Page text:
We make all things delicious – a wide range of chocolate treats including bon bons, bars and drinking chocolate. Every treat is made using only sustainably-sourced bean-to-bar chocolate from farms around Asia, and freshly made daily at our open-concept chocolaterie. Our chocolates are thoughtfully curated to provide a flavour experience.

For the purists, we have single estate chocolate bars and bon bons like a 64 per cent Dark Chocolate from Panchor, Malacca and 80 per cent Dark Chocolate from Anaimalai Hills, India. For those looking for something exciting, we have flavours like Double Soy Sauce Caramel, where we use both a light and dark soy sauce, from Kwong Woh Hing, in a caramel, and Mala, which we made using a mala spice mix sourced from a local zi char eatery, HaoZhangJi, to create a bon bon that is savoury, aromatic with a lingering warm spice finish.

Mr Bucket Chocolaterie 3
(Photo: Mr Bucket Chocolaterie) 

FOR US LAYPEOPLE, HOW CAN WE TELL THE DIFFERENCE BETWEEN DIFFERENT KINDS OF CHOCOLATE AND DIFFERENT PERCENTAGES? WHAT SHOULD WE LOOKING FOR AS WE TASTE?

In broad terms, there are two main categories of chocolate, commercial and artisanal or bean-to-bar chocolate. The main differences are in the ingredients used and the intent of the chocolate.

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For commercial chocolate, which are commonly found in your local grocer, you will notice a long list of ingredients on the label – some of which are long names you might not recognize – and the intent is to keep the chocolate tasting the same over time. These brands aim to keep the taste consistent as that is what their consumers are used to.

Artisanal or bean-to-bar chocolate on the other hand usually contains no more than 3 to 4 ingredients, and the intent is to highlight the flavour nuances resulting from the chocolate’s origin or where it is grown. Just like wine and coffee, the environment cacao is grown in greatly affects its flavour and one of the goals of bean-to-bar chocolate making is to highlight that.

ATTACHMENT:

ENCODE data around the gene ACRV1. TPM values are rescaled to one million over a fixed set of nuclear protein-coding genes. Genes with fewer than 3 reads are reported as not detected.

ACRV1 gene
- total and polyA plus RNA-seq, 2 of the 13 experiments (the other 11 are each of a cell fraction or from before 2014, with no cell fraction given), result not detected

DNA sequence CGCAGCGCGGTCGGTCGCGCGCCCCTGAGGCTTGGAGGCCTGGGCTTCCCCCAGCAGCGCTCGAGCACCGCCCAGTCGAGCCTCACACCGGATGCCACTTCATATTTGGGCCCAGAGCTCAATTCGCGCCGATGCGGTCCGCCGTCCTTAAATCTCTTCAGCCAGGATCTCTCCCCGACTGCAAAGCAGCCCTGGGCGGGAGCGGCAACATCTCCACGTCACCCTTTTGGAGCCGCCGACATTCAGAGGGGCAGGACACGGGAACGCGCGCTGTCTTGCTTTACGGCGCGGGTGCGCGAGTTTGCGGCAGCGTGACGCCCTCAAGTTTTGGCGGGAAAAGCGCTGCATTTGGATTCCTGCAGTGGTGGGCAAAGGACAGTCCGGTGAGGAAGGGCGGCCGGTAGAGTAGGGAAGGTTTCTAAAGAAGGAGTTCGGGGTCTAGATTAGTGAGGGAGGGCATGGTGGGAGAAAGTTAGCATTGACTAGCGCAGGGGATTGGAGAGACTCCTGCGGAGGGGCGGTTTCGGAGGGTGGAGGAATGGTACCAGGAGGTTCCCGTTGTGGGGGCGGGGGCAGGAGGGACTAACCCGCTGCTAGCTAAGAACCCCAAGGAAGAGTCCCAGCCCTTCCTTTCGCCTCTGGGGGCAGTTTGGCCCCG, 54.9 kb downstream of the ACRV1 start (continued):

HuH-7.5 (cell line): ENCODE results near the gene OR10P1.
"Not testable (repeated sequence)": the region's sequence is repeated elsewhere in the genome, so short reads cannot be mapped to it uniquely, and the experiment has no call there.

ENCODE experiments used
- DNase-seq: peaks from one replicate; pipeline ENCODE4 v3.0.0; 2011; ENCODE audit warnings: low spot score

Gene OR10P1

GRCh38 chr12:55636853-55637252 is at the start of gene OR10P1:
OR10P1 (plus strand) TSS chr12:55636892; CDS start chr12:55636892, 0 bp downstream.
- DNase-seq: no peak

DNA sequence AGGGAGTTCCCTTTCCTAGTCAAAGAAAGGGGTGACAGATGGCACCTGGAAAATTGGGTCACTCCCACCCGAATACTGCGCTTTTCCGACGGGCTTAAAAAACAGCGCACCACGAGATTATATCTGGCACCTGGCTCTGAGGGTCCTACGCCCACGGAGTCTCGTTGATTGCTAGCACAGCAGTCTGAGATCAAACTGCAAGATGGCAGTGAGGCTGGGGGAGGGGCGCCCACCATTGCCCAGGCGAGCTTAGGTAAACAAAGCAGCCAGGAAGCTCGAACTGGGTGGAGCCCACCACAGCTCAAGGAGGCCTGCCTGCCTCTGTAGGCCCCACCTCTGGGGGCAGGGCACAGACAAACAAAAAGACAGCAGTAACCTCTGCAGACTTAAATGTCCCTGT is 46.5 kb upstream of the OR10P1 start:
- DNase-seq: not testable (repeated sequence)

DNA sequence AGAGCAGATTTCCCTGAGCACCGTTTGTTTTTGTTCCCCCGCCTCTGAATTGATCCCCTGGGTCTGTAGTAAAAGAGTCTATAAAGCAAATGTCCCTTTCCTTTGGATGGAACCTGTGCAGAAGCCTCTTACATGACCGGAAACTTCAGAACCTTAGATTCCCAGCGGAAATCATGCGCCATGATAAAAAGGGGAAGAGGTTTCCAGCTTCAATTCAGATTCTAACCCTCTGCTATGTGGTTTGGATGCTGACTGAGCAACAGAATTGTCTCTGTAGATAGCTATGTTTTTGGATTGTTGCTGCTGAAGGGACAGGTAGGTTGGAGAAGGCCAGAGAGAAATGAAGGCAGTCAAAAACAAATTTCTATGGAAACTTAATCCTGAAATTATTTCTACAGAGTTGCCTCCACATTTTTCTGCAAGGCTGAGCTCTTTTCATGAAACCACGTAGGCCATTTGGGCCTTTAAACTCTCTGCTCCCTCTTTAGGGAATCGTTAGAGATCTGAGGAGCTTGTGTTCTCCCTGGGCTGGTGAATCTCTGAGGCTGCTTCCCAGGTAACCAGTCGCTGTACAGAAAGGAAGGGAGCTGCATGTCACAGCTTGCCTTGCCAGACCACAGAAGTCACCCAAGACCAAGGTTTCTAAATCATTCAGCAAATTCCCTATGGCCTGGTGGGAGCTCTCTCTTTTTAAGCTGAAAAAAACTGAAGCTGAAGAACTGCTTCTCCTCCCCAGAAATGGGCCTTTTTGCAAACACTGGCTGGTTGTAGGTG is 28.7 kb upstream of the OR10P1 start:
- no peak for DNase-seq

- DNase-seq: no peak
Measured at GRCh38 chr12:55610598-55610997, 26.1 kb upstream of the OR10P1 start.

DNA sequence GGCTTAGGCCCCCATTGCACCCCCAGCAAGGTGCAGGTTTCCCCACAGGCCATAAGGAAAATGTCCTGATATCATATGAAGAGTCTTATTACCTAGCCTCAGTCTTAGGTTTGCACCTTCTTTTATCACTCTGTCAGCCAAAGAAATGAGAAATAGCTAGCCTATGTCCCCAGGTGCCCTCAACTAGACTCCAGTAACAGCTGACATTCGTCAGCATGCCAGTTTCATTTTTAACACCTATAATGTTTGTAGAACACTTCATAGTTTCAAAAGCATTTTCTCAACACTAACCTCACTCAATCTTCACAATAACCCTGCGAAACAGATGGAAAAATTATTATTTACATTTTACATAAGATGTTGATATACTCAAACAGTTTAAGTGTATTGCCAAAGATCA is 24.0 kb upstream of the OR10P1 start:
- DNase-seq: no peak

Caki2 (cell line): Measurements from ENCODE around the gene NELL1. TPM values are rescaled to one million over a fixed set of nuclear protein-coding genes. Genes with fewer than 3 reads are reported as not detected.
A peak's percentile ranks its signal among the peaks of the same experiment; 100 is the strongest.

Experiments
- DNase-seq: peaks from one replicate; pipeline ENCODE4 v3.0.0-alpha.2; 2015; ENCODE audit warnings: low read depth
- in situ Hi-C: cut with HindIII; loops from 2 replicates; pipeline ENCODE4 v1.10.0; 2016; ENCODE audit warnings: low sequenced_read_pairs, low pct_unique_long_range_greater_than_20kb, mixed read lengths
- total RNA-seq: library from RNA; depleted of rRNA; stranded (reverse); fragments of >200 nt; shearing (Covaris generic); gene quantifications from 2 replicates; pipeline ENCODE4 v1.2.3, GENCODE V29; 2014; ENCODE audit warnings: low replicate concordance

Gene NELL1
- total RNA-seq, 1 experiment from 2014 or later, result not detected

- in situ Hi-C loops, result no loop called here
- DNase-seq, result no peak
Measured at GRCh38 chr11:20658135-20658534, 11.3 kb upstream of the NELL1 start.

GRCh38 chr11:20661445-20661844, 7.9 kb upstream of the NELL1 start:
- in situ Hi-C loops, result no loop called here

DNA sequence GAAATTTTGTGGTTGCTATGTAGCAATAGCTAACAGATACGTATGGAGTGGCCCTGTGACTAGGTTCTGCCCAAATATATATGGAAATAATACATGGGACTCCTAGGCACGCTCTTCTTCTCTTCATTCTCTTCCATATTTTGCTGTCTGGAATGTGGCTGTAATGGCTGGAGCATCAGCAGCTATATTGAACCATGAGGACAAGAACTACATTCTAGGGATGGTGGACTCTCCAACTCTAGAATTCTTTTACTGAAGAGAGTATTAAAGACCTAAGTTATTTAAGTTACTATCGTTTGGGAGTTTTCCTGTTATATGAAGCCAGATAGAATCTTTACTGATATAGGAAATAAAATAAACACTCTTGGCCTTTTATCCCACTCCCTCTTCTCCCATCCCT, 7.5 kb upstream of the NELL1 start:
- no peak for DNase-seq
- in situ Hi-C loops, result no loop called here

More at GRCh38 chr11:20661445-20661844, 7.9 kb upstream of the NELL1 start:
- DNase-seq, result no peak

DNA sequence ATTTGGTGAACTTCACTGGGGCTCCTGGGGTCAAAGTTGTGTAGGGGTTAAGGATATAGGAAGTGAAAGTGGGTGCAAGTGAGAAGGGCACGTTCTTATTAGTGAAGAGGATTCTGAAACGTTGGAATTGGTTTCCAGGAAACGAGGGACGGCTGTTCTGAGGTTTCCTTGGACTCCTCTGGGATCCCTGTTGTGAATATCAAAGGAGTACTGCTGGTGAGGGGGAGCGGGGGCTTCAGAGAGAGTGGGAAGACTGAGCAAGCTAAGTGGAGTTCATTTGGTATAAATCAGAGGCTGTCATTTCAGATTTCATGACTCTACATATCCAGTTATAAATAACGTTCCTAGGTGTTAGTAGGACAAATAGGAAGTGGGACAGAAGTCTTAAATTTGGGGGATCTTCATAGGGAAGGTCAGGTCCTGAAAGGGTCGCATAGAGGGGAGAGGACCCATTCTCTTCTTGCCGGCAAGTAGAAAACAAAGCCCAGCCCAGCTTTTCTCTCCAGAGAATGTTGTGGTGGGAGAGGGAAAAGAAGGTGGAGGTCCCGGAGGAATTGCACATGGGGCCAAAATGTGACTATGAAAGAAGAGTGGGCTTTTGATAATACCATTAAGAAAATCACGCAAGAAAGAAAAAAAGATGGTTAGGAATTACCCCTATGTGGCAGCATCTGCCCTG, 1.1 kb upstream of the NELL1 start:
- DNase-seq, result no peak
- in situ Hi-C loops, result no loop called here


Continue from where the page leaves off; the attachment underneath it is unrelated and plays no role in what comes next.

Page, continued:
Mr Bucket Chocolaterie 4
(Photo: Mr Bucket Chocolaterie) 

YOU’VE LAUNCHED WITH A NUMBER OF COLLABORATIONS RIGHT FROM THE BEGINNING. TELL ME ABOUT YOUR PHILOSOPHY TO COLLABORATIONS AND WHAT YOU HOPE TO GET OUT OF THEM?

We started on local collaborations earlier in the March and April period when the COVID-19 situation was starting to worsen. For us, it was part survival and part desiring to work with other like-minded local brands to create unexpected products that pique curiosities and create conversations.

Our philosophy is simple: the whole is greater than the sum of its parts. We believe that each collaboration should bring together the worlds of both brands in a complementary manner, to provide a unique experience to our customer bases through thoughtful curation of the joint product.

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An example would be our collaboration with Brass Lion Distillery, where we created a series of three gin-inspired chocolate bon bons. For each bon bon, we selected different chocolates to complement the flavour profile of each gin, and added specific ingredients to highlight certain characteristics of the gin.

For instance, for the White Pea bon bon, we used white chocolate as a vessel to bring out the floral and aromatic lavender notes of the Butterfly Pea gin and paired it with an earl grey milk chocolate ganache for an earthy note to provide balance.

WITH REGARDS TO MR BUCKET, DO YOU GET INVOLVED IN ALL ASPECTS OF THE BUSINESS? WHAT DO YOU FOCUS ON AND WHAT DON’T YOU DO?

Since we are quite a new and small team, I am currently involved in all aspects of the business from the R&D and production to marketing our products and improving our consumer experience. Hopefully, as our team grows and gains more experience, some of these responsibilities will be taken over by other talented people in the team.

Mr Bucket Chocolaterie 7
(Photo: Mr Bucket Chocolaterie) 

WHAT HAS BEEN THE BEST CHOCOLATE THAT YOU HAVE EVER TASTED?

In terms of a pure chocolate bar, I would have to say it was when I visited a local chocolate maker in Vietnam about two years ago. It was a 68 per cent dark chocolate bar which was made using cacao beans from Lam Dong estate. The chocolate flavour was rich, yet also had very distinct fruity notes reminiscent of dried currants.